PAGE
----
For example, on the county's web site, at this link:


... it reads:

"Phase 1 of the sewer lateral connections of individual properties began on March 28, 2016..."

The site also reads, "... connections are required to be done within 180 days."

So, now that it's been almost "180 days" since "March 28," this is my question: As of August 30, 2016, what percentage of properties in "Phase 1" have hooked up to the sewer?

80-percent? 90-percent? 50-percent? Less?

The total number of properties in "Phase 1" would also be useful in my reporting.

Finally (and again), what happens to the property owners that do not hook-up "within 180 days?"

As always, much thanks,
Ron

P.S: This email posted to my blog, SewerWatch, at this link:


Thanks again.

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sewerwatch.blogspot.com

Tuesday, August 02, 2016

An Open Letter to the Local Media on Why They Should Foot the Bill for a $150 Report, and NOT Me

[Note: The following is an email I sent today to editors and reporters at three local media outlets: Tribune, New Times, and Cal Coast News]

Hello Tribune, New Times, and Cal Coast News folks,

I am contacting all of you kind, generous, local media people to, well, ask you for a quick, fun, interesting, and, yes, kinda hilarious favor.

I'm hoping that one of you will buy a $150 report.

Here's the dealio:

As I've shown you over the past few weeks, by cc'ing all of you on a couple of my recent emails, that I also published on my blog, first at this link:


... and then a follow-up at this link:


... the bond rating agency, S&P Global Ratings, was recently forced to "suspend" its "BBB-" rating that they placed on the "Los Osos Community Services District Wastewater Assessment District... 2002 limited obligation improvement bonds," due to "lack of information."

That story is mind-blowingly newsworthy, on many levels, but here's the catch: If you go to the source, at this link:


...  that I used in my recent emails to expose that great local story, you'll see that the only thing S&P Global Ratings provides to announce their action on those bonds, is just a quick, one paragraph press release. However, the full 3-page report that (hopefully) explains exactly why S&P was forced to "suspended" its "BBB-" rating on the Los Osos CSD's bonds -- with all the juicy details (I'm assuming) -- costs $150-bucks to purchase.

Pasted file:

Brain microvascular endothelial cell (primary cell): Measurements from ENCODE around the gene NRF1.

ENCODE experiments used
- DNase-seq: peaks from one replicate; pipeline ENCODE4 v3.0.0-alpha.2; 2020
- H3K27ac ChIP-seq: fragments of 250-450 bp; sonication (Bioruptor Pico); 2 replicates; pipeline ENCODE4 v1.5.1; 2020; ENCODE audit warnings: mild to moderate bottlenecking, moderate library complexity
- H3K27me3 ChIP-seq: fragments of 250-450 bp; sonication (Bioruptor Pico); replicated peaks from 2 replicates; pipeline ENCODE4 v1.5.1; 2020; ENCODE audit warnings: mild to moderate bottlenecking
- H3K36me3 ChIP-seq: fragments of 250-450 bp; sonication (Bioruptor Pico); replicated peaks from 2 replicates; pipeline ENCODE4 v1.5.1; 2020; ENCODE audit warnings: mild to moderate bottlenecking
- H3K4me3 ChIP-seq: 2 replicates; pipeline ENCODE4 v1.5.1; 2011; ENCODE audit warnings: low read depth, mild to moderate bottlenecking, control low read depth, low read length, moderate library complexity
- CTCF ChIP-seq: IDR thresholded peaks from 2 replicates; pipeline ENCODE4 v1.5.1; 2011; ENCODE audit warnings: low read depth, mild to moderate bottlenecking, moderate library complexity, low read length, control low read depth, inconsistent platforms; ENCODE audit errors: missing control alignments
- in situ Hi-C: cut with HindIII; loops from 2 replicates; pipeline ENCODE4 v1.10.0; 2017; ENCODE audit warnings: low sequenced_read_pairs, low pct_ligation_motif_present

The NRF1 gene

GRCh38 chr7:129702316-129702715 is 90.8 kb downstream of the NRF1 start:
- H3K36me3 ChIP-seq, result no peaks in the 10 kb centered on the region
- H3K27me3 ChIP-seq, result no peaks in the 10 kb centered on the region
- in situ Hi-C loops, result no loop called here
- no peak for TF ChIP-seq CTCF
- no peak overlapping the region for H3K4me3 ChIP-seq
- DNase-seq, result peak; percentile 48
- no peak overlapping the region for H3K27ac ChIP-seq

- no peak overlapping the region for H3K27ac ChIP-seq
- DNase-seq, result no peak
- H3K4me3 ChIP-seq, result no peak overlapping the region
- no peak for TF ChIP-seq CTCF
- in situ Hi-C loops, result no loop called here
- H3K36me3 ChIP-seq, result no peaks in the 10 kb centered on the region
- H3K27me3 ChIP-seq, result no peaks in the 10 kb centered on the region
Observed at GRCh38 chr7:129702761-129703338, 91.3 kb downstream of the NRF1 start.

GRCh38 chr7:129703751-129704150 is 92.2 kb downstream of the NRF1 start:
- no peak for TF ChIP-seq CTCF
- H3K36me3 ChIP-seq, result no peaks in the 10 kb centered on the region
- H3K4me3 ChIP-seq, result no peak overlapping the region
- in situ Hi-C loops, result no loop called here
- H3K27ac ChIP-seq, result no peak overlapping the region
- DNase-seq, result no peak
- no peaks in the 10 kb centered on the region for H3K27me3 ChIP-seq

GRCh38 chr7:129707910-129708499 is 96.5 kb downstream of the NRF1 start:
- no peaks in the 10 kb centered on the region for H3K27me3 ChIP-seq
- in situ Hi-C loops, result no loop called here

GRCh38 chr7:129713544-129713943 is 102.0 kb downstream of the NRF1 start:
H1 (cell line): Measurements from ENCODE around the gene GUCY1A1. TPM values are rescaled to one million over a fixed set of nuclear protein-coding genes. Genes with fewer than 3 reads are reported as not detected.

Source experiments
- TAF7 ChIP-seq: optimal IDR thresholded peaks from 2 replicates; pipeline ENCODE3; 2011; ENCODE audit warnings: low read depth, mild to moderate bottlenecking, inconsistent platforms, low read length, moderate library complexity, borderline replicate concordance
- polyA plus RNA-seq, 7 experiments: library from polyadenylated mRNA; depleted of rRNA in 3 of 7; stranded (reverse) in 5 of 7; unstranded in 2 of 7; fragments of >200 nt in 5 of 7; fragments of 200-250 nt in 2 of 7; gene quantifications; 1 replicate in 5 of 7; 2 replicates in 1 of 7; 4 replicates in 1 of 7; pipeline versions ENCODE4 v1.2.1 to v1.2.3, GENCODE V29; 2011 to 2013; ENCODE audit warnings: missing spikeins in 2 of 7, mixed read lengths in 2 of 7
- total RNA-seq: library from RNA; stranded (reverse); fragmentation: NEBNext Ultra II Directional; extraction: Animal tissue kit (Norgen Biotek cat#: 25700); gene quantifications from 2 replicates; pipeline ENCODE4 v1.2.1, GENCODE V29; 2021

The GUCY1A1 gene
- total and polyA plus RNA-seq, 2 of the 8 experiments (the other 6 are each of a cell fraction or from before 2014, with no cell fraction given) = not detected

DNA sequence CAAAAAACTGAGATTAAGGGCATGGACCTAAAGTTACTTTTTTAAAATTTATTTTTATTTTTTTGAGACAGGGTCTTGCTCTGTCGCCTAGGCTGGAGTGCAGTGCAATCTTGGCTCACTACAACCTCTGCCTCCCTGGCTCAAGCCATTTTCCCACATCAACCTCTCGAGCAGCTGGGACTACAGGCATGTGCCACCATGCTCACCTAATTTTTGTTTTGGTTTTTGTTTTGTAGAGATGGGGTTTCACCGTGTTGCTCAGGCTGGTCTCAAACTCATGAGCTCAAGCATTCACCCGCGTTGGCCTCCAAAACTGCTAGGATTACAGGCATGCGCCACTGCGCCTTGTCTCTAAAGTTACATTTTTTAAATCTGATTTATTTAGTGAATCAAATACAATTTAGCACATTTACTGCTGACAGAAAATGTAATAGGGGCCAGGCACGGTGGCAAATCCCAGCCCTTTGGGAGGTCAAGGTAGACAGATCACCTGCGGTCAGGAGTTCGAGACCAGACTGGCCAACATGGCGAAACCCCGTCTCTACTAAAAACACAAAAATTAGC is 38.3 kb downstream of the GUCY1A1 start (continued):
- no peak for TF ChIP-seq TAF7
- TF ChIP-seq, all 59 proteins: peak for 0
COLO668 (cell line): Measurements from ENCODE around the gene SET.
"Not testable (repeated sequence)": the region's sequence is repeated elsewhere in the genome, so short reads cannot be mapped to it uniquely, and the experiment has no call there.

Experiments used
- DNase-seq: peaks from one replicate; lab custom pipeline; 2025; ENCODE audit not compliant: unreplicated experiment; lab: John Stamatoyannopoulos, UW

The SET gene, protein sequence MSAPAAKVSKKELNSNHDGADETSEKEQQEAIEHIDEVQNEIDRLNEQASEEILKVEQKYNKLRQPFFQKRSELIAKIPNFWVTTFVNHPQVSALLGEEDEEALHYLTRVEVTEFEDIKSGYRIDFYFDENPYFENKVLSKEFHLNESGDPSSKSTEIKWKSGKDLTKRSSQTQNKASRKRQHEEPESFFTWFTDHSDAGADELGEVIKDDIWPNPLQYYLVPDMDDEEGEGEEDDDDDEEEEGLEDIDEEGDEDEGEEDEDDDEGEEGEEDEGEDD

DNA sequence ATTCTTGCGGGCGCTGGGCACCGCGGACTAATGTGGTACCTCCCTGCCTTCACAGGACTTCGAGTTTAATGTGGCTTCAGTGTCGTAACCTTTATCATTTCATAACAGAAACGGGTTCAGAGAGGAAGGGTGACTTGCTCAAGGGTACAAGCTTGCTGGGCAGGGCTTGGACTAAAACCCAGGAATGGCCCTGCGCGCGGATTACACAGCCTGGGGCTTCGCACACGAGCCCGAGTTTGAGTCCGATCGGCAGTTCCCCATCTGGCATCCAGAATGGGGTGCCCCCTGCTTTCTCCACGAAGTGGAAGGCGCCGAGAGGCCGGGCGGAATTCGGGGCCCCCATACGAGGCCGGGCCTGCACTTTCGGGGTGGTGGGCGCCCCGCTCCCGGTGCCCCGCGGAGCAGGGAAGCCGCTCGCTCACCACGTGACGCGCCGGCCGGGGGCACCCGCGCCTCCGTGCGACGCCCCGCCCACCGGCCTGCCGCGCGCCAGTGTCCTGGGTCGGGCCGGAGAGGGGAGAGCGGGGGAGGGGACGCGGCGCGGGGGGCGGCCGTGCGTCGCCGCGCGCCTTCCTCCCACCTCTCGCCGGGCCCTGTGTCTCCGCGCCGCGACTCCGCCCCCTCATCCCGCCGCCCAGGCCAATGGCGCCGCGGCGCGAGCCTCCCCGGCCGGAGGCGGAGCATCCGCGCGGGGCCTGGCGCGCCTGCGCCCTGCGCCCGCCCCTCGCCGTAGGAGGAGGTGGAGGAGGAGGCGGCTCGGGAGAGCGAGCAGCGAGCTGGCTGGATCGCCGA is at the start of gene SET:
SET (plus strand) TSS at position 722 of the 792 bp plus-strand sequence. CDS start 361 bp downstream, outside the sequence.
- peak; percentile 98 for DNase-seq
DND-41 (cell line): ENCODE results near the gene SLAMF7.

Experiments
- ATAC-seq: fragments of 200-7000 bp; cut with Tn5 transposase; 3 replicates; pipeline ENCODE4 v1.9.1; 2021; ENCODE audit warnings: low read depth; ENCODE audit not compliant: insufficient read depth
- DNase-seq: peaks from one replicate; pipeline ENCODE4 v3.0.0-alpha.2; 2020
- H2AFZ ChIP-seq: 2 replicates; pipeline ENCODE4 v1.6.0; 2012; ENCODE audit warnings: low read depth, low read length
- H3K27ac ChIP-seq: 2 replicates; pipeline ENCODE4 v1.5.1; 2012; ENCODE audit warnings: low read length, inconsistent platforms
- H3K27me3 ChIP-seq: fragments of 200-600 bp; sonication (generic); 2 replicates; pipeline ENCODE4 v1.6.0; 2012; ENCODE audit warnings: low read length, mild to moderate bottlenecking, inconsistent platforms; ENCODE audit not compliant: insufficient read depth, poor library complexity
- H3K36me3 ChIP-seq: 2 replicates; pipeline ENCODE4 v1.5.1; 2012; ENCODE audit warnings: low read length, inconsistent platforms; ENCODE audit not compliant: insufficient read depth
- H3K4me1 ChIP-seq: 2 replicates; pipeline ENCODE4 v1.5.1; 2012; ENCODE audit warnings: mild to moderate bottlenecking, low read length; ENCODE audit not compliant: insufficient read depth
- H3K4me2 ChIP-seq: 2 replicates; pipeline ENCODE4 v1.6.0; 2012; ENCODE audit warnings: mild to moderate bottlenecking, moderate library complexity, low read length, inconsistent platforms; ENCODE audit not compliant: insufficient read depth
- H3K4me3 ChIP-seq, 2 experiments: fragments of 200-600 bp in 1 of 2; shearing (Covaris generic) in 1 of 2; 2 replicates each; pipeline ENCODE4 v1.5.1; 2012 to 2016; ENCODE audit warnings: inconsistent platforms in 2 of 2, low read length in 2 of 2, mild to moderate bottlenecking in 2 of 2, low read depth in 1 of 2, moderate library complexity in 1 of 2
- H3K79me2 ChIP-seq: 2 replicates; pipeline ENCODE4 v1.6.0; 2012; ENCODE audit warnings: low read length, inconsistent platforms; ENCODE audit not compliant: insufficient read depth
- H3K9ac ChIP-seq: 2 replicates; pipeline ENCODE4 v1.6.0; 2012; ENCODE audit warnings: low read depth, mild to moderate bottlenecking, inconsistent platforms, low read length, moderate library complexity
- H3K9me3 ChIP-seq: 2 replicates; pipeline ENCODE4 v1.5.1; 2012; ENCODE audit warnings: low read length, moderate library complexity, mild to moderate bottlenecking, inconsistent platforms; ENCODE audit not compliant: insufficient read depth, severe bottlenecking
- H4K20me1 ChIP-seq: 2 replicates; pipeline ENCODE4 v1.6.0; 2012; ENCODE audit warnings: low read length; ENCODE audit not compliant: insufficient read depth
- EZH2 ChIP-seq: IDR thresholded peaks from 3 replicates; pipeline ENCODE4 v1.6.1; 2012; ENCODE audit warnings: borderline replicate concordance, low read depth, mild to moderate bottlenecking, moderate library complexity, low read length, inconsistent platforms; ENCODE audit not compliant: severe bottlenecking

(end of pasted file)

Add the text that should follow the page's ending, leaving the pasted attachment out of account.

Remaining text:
And that's the point of this email: Me asking one of you fine, local media outlets to, please, fit the bill for a copy of that 3-page report, and then do a story on it, and, if you legally can, post the report on your web site (there might be some sort of "Fair Use" argument there that would allow you to post it), and then that, in turn, would allow me to continue my on-going reporting on this super-important story ('cause, I really don't want to shell out the $150-bucks, and I'm very curious to see what that report says).

Like I say, that report is, almost certainly, extremely newsworthy for not only the people of Los Osos, but also to the people of SLO County, and California, and, frankly, all of the United States, and that's why I think it should be a local media business that foots the bill for that report (as opposed to, you know, little ol' me. I mean, do I look like a have New Times-type money? ; -)

[By the way, speaking of businesses and money: Are we all in the wrong business, or what? I mean, $150 bucks for a copy of a three page report? Good lord. If I were to sell copies of my reports at $50-bucks/page, I'd be a thousandaire by now.

And, as long as we're having some fun here, I also want to quickly point out an interesting, and funny, fact: Notice how the "suspended" rating is... uh, was?... "BBB-".

For municipal bonds -- that were issued by a local municipality -- I find that rating hilarious.

Notice how they are not "AAA" rated bonds.

Nope.

Not even "BBB."

Nope.

But, "BBB"-friggin-"minus"... the absolute lowest "investment grade" bond rating S&P offers.

And, to continue the hilarity, if you want to get a fun sense of what a "B" bond rating means, especially when it comes to things like over-the-top shady Los Osos CSD, I highly recommend (re)watching the excellent movie, The Big Short, and pay close attention to what "Margot Robbie in a bubble bath" has to say about B-rated bonds. HIGHlarious.]

So, yeah, a detailed report -- that, hopefully, shows exactly why S&P was recently forced to suspend their "BBB-" rating for the nearly $18 million worth of bonds sold by the Los Osos CSD in 2002 to partially fund their now-failed "mid town" sewer-"park" disaster -- a disastrous non-"project," that will never exist, yet "more than 4,000" Los Osos property owners are now stuck funding on their property taxes until the year 2033/34, as I first exposed at this link:


... really sounds like it could be worth the $150 investment for the local media.

The story is spectacular.

Again, just a quick favor: If one (or all) of you, would please purchase a copy of that report, and post it on your web site(s), I would really appreciate it, and, I'm sure that the people that invested in the bonds would also VERY much appreciate it.

If you have any questions, please just ask.

Thank you,
Ron

Oh, and P.S: As usual, this email posted to my blog, SewerWatch, at this link:


Thanks again.

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sewerwatch.blogspot.com